First of all, you benefit from the explanations of a teacher. If you want to learn something, you must understand it. If you’re alone with a book, you don’t necessarily get the explanation that the author of the book – being a specialist – may have considered as crucial to be included in the book.

A good example that I can give you when I was studying. At that time, it was the old Part 8 exam on Financial Investment, and there was a book referring to something called “IOU.” Being a francophone, I had no idea whatsoever of what the “U” was. Well, it was an “I owe you,” as in “I owe you money.” But for a francophone, I simply had no idea what the “U” meant. It was just too trivial to be included in the book.

If you learn something without its context or environment, you will miss a significant portion of the topic and you may end up learning it by heart, which is not the most useful thing if you need to apply the knowledge to a situation that is not shown in the book.

Second, you benefit from the questions raised by your classmates. Often, you read the material and you think that you have understood everything, especially with the benefit of your teachers’ explanations. Then, someone asks a question that you would never have thought of but happens to be relevant. It’s only in class that you can benefit for from this type of situation.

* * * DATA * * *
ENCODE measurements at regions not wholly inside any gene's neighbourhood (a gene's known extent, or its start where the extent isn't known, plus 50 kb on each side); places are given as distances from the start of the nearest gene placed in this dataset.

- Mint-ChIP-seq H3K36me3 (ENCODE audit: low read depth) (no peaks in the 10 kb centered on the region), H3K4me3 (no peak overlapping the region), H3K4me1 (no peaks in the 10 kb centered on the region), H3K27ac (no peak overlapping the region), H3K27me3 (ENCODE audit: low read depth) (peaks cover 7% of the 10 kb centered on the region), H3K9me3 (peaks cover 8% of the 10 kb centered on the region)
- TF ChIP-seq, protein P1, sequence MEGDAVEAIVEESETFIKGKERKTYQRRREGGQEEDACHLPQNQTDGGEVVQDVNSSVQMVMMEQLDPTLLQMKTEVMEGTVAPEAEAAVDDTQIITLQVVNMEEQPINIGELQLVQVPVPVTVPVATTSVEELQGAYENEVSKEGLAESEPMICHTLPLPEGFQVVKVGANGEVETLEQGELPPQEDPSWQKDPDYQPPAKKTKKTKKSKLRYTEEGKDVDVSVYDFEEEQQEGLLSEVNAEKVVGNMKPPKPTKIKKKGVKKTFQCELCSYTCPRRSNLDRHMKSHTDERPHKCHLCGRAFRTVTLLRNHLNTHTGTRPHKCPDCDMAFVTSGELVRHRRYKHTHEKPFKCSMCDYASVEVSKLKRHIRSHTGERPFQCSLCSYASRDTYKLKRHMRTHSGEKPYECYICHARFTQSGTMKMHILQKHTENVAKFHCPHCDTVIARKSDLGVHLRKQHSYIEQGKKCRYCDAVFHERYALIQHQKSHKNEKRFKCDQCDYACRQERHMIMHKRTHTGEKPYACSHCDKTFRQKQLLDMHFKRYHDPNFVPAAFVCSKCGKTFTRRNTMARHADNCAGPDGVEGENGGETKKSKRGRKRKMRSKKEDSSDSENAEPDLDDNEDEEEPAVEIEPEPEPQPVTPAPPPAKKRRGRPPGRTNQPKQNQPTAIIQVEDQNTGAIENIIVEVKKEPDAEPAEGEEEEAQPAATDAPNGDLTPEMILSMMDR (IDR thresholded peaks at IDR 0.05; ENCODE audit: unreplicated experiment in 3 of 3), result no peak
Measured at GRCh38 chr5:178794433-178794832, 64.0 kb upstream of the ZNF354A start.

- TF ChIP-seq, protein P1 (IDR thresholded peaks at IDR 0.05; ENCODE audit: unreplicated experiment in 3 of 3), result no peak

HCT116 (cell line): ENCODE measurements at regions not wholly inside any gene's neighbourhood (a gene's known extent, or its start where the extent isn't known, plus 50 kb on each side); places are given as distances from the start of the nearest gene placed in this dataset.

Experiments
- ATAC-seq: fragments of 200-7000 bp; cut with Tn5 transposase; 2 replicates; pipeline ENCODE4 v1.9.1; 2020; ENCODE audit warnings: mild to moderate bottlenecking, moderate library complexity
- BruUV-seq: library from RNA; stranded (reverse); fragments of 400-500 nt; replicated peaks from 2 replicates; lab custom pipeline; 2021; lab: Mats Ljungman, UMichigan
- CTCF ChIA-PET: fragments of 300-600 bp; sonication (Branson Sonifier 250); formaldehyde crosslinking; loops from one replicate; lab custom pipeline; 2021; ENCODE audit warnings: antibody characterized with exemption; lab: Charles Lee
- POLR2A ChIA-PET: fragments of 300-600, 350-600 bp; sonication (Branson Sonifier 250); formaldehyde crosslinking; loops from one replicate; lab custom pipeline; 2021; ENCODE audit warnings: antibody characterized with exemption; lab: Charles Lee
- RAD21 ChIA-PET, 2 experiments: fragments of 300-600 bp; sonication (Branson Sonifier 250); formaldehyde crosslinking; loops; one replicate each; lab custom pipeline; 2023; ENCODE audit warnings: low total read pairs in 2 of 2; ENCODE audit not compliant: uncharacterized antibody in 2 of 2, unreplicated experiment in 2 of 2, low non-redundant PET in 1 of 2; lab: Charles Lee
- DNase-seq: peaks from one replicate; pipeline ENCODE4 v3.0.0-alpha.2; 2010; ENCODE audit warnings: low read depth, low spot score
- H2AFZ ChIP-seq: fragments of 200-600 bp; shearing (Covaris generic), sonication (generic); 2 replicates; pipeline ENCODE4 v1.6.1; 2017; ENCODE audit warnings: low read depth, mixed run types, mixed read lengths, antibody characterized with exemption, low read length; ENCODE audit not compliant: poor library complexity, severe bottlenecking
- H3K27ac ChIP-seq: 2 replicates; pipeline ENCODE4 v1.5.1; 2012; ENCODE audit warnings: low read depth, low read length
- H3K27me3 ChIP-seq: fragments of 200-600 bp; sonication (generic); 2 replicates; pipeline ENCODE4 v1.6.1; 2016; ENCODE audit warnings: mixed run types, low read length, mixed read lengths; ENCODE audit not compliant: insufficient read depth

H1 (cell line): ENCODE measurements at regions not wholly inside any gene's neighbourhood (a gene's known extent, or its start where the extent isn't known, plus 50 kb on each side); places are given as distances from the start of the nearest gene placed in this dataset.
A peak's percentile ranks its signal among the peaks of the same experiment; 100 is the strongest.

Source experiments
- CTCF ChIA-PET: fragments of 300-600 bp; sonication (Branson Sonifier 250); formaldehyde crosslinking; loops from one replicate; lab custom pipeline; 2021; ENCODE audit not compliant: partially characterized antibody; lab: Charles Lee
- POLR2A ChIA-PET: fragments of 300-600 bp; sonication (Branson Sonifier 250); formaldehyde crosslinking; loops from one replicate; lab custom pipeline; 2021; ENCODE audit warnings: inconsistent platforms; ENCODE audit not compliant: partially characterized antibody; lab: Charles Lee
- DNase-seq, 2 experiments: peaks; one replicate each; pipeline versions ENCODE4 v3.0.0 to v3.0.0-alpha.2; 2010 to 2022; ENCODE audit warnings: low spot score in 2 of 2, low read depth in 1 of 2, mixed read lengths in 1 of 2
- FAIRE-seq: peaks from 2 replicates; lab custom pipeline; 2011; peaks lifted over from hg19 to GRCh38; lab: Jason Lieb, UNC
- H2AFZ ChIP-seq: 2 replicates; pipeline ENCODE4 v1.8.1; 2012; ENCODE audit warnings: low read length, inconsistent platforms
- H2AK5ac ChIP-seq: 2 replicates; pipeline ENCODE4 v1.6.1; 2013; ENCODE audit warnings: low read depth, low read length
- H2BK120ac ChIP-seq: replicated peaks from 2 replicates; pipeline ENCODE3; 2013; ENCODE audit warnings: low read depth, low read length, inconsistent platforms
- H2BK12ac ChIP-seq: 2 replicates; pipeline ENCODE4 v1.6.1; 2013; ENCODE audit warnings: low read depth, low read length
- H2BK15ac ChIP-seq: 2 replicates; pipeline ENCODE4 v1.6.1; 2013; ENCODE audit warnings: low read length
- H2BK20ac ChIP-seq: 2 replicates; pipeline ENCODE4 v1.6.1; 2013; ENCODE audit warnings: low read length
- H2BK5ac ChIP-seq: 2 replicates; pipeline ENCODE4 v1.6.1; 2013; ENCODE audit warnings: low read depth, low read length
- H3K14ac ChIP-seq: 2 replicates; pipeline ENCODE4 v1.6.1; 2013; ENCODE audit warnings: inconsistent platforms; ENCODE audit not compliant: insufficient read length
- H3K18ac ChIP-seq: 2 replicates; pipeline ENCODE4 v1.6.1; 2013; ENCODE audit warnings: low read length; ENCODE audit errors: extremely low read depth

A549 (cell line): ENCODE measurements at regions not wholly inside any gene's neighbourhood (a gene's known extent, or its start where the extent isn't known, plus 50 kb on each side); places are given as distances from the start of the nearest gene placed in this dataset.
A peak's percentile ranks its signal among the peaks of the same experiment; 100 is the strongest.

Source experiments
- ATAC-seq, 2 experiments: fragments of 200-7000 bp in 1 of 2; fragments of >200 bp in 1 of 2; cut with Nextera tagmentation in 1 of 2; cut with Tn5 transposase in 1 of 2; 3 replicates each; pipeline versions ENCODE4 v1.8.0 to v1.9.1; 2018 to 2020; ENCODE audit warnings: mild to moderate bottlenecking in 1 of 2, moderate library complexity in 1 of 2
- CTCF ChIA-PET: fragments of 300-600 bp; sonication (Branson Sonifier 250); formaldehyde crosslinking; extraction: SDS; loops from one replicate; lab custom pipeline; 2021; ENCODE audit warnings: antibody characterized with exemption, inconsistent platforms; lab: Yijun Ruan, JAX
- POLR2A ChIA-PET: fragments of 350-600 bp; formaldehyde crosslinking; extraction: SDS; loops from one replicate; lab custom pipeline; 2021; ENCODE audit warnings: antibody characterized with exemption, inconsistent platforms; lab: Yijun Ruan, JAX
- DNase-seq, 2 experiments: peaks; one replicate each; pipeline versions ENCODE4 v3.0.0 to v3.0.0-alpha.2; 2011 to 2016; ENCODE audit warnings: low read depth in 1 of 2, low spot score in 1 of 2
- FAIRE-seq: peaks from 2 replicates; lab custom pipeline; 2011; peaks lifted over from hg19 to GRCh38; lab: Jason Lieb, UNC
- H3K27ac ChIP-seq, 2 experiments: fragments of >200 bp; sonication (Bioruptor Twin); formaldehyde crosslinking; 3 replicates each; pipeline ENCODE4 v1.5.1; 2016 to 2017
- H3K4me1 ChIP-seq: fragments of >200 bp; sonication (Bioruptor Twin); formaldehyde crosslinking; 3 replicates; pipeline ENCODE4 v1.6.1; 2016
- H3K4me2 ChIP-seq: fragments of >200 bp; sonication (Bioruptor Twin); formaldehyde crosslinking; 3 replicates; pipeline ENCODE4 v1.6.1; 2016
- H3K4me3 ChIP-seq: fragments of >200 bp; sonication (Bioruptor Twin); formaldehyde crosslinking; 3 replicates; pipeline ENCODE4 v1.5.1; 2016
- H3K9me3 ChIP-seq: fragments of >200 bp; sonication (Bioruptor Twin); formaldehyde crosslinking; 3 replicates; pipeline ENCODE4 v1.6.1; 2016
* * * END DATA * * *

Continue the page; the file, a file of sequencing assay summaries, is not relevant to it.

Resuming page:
Third, it’s so much more stimulating. You will try to keep the pace with the other students, and you can’t discuss problems with them if you’re alone. You may find that the material you’re studying is boring. Then, you can read your material too slow, and so slowly that you cannot make links with what you have read a few days before or a few chapters before. Or you may finish reading a chapter and not remember what you have read. This happened to me.